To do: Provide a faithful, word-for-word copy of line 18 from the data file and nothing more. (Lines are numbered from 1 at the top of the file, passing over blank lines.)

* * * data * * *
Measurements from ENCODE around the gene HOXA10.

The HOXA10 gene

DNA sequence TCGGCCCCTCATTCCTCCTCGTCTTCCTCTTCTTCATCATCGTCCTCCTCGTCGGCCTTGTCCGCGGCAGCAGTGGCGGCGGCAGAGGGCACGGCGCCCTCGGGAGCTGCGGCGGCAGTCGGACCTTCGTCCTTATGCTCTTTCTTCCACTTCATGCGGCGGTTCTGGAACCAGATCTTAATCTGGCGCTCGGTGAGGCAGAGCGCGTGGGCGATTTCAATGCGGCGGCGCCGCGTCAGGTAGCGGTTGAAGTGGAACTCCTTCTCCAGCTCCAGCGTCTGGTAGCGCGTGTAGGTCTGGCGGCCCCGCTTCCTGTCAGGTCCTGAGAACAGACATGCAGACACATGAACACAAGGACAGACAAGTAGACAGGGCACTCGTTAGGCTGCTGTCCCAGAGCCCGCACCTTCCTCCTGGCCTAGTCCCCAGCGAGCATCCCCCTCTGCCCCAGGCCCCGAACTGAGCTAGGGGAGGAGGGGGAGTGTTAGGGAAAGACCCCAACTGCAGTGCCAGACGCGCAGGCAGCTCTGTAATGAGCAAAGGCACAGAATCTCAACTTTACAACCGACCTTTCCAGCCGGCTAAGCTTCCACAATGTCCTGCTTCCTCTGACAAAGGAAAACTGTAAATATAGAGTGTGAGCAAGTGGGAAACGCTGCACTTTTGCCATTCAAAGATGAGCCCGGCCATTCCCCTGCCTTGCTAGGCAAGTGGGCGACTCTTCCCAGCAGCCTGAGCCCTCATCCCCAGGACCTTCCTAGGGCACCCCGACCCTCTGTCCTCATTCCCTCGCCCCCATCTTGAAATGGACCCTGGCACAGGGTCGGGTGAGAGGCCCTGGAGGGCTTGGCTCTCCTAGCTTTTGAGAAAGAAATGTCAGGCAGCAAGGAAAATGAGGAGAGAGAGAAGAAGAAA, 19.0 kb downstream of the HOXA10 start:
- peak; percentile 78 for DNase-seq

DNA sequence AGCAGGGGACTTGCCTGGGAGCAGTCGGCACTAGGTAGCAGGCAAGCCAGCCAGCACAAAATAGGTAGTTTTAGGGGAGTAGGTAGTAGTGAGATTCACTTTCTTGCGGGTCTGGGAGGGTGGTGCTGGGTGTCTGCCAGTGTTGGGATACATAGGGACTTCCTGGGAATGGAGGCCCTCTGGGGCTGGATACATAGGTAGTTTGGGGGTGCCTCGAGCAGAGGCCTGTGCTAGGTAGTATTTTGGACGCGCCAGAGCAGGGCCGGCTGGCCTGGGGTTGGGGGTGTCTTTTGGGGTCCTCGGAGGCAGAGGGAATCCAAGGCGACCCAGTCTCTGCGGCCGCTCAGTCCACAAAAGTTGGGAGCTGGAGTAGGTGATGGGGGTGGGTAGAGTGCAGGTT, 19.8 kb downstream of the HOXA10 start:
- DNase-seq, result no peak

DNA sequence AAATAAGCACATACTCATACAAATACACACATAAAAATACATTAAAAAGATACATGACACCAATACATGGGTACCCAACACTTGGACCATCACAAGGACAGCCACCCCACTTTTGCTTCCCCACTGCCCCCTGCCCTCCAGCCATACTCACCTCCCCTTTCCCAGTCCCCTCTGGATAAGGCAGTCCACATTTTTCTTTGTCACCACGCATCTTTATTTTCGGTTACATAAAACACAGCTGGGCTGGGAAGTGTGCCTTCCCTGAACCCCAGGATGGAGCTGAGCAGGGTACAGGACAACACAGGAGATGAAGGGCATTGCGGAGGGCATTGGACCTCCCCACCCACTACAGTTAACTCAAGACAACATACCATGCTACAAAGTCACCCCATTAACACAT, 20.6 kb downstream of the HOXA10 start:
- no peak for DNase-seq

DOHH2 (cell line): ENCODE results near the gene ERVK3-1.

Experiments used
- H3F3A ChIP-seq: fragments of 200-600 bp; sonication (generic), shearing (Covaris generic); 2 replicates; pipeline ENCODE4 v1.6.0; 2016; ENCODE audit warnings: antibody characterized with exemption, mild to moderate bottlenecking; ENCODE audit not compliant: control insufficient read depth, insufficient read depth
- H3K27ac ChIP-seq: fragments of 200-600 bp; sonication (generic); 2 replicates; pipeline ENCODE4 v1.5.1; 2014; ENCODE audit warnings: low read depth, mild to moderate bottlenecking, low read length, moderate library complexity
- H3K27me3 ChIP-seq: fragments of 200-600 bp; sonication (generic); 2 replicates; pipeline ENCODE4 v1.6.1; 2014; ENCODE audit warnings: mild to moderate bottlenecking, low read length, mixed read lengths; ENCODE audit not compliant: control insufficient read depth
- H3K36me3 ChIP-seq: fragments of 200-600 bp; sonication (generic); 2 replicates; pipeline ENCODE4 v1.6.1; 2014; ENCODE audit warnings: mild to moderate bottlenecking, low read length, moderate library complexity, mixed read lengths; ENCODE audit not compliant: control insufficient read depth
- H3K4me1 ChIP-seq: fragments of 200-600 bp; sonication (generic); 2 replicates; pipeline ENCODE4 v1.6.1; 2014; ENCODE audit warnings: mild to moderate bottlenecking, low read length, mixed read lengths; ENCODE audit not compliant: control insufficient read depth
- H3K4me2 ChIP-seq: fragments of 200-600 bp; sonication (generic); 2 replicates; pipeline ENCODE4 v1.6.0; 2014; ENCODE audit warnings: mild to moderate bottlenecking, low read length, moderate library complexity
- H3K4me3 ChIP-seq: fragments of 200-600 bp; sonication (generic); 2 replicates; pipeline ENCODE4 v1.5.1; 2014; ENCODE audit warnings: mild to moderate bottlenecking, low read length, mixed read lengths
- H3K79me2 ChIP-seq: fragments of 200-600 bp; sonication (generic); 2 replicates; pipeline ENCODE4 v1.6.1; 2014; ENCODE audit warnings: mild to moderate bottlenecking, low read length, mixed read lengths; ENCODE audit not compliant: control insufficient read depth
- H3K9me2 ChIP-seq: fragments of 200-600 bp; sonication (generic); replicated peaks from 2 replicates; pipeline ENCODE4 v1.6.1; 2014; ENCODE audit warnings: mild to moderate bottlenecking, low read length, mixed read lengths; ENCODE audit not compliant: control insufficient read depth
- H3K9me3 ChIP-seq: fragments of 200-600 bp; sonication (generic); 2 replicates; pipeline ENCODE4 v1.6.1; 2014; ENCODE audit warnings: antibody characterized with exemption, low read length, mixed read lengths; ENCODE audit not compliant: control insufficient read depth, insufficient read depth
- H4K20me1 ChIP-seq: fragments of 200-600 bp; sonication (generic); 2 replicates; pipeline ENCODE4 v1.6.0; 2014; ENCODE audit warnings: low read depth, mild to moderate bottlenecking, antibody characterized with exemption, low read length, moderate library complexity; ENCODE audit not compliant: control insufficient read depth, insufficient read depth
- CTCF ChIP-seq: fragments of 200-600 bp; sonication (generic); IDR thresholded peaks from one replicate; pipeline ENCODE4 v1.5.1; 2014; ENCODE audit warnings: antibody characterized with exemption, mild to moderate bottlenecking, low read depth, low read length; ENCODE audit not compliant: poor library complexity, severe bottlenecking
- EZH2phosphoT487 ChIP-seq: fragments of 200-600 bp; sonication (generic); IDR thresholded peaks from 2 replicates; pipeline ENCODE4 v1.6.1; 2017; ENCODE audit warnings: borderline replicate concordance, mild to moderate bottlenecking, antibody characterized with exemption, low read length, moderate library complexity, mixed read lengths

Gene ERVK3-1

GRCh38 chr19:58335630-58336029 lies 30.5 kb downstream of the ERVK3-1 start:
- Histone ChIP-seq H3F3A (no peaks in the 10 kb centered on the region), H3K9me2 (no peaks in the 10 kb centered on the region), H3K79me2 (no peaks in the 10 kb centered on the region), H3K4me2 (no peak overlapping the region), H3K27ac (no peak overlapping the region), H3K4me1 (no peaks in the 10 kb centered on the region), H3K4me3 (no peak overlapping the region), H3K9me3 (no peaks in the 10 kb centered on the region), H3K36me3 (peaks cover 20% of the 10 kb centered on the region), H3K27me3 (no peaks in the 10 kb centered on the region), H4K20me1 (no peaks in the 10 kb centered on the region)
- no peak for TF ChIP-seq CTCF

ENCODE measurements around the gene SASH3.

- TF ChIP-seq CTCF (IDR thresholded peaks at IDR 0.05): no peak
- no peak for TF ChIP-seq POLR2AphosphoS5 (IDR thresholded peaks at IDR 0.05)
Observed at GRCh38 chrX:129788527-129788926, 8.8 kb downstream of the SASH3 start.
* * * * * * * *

- H3K79me2 ChIP-seq: fragments of 200-600 bp; sonication (generic); 2 replicates; pipeline ENCODE4 v1.6.1; 2014; ENCODE audit warnings: mild to moderate bottlenecking, low read length, mixed read lengths; ENCODE audit not compliant: control insufficient read depth